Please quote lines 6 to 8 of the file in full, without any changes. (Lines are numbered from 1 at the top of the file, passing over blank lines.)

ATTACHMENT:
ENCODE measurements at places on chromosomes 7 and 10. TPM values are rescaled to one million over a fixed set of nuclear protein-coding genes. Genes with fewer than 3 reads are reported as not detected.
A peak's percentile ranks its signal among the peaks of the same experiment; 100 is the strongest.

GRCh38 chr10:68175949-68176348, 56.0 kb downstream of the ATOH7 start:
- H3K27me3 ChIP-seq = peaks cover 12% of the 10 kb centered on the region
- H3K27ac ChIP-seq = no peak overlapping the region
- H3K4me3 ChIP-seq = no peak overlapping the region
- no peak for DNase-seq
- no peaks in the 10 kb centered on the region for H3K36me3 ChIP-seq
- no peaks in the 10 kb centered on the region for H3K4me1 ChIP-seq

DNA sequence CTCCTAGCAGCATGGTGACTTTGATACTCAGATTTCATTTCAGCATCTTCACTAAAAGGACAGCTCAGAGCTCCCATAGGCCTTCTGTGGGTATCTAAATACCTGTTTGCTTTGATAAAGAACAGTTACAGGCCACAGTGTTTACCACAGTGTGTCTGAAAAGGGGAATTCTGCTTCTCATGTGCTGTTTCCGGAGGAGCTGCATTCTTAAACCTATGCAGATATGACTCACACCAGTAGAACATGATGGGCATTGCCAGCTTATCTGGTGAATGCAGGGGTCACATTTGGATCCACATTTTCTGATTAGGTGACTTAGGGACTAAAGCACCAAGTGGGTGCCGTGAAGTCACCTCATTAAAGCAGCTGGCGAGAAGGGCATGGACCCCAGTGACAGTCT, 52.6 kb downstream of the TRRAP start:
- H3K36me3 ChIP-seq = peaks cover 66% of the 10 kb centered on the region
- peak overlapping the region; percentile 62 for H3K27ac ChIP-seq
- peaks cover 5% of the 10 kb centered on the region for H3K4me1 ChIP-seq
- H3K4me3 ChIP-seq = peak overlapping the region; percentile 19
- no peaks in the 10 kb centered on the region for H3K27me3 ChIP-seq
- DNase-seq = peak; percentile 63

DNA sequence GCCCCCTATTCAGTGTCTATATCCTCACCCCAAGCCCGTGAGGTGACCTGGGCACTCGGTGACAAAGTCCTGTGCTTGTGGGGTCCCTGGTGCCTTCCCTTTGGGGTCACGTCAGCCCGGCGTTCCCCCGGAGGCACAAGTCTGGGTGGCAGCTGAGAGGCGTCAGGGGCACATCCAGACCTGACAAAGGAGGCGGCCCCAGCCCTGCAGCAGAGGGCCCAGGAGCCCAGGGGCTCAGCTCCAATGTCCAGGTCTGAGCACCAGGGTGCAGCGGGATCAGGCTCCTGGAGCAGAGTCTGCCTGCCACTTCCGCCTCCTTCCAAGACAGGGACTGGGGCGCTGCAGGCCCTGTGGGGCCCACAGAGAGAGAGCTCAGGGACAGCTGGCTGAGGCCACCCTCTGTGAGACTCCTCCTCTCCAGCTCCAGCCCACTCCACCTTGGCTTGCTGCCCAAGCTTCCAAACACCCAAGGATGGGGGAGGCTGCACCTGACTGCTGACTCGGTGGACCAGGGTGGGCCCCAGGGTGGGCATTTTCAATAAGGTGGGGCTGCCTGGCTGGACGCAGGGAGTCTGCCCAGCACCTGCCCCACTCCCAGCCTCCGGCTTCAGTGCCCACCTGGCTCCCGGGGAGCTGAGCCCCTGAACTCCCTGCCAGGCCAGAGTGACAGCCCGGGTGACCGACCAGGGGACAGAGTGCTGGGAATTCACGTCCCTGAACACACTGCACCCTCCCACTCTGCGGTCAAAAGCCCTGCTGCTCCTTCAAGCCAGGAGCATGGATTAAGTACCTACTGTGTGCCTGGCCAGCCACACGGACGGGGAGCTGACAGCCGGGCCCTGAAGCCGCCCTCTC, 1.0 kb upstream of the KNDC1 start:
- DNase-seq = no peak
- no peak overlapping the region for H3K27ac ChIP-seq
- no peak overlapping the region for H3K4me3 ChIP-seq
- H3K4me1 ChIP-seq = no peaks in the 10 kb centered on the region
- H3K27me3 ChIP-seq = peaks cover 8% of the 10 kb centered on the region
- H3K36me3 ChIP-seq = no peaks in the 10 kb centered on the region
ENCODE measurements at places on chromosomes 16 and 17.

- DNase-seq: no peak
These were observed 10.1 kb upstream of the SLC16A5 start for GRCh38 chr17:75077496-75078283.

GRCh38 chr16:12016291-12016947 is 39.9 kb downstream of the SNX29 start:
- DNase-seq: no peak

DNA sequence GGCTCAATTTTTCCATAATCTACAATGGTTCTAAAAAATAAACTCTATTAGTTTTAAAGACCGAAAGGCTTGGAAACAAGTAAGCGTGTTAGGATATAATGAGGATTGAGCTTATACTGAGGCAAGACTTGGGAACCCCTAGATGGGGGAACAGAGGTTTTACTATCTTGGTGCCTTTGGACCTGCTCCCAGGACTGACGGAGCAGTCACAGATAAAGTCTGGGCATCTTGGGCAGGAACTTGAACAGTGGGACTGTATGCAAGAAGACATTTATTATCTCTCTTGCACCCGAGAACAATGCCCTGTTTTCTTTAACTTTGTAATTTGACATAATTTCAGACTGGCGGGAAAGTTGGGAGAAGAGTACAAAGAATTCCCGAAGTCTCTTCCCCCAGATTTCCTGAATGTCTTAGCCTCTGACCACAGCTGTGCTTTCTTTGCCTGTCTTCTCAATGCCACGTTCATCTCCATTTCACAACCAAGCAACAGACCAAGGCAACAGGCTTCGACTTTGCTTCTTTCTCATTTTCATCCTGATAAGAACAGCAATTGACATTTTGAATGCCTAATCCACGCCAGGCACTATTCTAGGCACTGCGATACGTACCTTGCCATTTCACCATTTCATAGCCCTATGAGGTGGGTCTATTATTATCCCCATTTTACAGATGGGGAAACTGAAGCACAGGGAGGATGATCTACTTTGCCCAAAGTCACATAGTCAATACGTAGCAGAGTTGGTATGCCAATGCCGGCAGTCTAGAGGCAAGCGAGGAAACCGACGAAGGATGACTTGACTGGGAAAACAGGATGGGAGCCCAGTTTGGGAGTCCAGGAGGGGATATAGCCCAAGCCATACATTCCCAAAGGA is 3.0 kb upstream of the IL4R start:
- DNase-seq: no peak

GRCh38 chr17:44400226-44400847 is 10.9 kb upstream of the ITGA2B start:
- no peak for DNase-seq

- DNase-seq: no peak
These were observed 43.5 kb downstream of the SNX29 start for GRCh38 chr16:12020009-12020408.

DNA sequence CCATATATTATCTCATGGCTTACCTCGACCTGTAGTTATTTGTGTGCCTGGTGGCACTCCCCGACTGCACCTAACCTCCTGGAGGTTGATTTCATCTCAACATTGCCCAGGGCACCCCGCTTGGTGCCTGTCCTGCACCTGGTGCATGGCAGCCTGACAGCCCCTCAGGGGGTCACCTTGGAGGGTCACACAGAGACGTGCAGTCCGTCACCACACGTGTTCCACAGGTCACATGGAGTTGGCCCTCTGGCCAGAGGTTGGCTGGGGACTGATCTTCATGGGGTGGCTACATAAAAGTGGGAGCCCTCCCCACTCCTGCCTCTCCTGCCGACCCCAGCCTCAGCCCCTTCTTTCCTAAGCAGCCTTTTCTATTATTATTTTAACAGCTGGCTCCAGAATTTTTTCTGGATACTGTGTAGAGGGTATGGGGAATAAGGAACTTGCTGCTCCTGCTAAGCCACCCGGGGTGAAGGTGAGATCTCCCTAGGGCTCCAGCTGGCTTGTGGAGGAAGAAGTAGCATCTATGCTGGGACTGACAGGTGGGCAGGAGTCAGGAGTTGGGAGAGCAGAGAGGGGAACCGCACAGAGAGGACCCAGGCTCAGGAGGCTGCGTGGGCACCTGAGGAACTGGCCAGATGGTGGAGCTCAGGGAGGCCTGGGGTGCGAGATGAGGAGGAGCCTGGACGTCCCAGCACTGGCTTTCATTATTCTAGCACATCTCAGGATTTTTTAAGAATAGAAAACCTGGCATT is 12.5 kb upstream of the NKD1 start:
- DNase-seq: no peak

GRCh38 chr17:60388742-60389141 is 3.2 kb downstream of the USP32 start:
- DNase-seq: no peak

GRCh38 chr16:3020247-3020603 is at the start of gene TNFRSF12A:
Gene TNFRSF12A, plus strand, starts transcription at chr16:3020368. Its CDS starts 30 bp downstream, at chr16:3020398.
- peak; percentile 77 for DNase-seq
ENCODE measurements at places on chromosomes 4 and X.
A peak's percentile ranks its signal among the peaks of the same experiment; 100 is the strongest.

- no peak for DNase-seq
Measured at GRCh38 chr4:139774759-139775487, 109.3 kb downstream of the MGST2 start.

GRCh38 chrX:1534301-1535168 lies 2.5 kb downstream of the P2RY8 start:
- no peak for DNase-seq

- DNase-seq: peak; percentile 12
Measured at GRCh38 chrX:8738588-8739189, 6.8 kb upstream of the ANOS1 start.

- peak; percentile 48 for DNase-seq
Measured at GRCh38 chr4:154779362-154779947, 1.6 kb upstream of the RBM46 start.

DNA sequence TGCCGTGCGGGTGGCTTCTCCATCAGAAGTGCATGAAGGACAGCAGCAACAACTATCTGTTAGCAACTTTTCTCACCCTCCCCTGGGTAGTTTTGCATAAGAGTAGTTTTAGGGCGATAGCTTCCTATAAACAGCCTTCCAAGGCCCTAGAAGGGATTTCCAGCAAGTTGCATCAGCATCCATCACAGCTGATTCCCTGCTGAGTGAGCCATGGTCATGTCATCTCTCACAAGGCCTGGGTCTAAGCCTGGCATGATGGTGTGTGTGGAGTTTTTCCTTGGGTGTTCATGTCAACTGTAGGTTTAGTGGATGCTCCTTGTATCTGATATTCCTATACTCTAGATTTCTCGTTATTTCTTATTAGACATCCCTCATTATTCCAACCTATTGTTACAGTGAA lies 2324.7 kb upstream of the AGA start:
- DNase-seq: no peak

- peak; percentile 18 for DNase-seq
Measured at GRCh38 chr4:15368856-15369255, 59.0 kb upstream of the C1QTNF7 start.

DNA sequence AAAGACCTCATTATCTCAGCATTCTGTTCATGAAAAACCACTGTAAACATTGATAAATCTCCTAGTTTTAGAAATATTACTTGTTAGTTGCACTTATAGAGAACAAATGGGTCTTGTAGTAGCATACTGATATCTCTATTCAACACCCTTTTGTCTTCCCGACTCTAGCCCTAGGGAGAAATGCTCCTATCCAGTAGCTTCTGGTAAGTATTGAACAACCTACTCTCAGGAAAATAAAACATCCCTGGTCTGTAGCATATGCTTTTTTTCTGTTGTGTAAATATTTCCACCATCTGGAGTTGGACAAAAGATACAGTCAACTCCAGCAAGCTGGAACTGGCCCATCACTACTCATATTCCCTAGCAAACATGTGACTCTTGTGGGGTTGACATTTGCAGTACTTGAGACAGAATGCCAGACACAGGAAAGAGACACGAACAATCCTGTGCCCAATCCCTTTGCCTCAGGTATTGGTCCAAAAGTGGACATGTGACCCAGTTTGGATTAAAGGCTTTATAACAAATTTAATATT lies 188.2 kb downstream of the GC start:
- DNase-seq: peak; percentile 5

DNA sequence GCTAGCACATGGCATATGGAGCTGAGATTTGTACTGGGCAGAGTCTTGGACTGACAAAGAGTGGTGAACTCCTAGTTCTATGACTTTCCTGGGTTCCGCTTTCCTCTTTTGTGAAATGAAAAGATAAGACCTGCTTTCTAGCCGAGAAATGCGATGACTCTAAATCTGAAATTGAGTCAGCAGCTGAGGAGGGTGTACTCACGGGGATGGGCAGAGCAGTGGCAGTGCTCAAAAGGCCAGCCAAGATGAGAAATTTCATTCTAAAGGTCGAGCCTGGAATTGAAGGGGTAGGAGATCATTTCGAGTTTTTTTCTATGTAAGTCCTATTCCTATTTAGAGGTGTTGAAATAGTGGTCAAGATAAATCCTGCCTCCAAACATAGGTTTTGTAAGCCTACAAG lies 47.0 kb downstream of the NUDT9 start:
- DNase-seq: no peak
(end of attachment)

- H3K4me3 ChIP-seq = no peak overlapping the region
- no peak for DNase-seq
- no peaks in the 10 kb centered on the region for H3K36me3 ChIP-seq